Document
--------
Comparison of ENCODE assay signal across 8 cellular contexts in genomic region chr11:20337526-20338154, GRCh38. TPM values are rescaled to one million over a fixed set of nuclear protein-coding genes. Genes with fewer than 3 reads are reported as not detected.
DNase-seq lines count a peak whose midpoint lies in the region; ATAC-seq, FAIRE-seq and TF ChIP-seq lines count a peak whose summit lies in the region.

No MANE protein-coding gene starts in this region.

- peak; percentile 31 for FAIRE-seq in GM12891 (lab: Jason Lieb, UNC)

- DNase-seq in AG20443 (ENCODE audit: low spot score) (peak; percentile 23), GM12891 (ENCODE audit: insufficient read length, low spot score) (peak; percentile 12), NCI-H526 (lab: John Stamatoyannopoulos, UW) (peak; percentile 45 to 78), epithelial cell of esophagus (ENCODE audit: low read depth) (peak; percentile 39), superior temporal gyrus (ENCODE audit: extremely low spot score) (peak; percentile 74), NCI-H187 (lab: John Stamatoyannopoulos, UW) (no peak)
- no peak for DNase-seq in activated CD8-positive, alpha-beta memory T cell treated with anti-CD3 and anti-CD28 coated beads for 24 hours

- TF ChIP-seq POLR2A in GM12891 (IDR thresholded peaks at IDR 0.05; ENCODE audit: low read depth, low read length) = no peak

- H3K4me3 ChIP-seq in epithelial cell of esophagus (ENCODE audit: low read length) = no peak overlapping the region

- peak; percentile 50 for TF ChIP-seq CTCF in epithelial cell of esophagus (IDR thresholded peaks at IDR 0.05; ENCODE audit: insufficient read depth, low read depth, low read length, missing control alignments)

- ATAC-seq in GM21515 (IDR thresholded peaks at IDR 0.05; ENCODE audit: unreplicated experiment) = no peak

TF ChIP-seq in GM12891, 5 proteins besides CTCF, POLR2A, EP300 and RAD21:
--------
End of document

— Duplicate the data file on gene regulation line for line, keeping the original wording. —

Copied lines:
Comparison of ENCODE assay signal across 8 cellular contexts in genomic region chr11:20337526-20338154, GRCh38. TPM values are rescaled to one million over a fixed set of nuclear protein-coding genes. Genes with fewer than 3 reads are reported as not detected.
DNase-seq lines count a peak whose midpoint lies in the region; ATAC-seq, FAIRE-seq and TF ChIP-seq lines count a peak whose summit lies in the region.

No MANE protein-coding gene starts in this region.

- peak; percentile 31 for FAIRE-seq in GM12891 (lab: Jason Lieb, UNC)

- DNase-seq in AG20443 (ENCODE audit: low spot score) (peak; percentile 23), GM12891 (ENCODE audit: insufficient read length, low spot score) (peak; percentile 12), NCI-H526 (lab: John Stamatoyannopoulos, UW) (peak; percentile 45 to 78), epithelial cell of esophagus (ENCODE audit: low read depth) (peak; percentile 39), superior temporal gyrus (ENCODE audit: extremely low spot score) (peak; percentile 74), NCI-H187 (lab: John Stamatoyannopoulos, UW) (no peak)
- no peak for DNase-seq in activated CD8-positive, alpha-beta memory T cell treated with anti-CD3 and anti-CD28 coated beads for 24 hours

- TF ChIP-seq POLR2A in GM12891 (IDR thresholded peaks at IDR 0.05; ENCODE audit: low read depth, low read length) = no peak

- H3K4me3 ChIP-seq in epithelial cell of esophagus (ENCODE audit: low read length) = no peak overlapping the region

- peak; percentile 50 for TF ChIP-seq CTCF in epithelial cell of esophagus (IDR thresholded peaks at IDR 0.05; ENCODE audit: insufficient read depth, low read depth, low read length, missing control alignments)

- ATAC-seq in GM21515 (IDR thresholded peaks at IDR 0.05; ENCODE audit: unreplicated experiment) = no peak

TF ChIP-seq in GM12891, 5 proteins besides CTCF, POLR2A, EP300 and RAD21: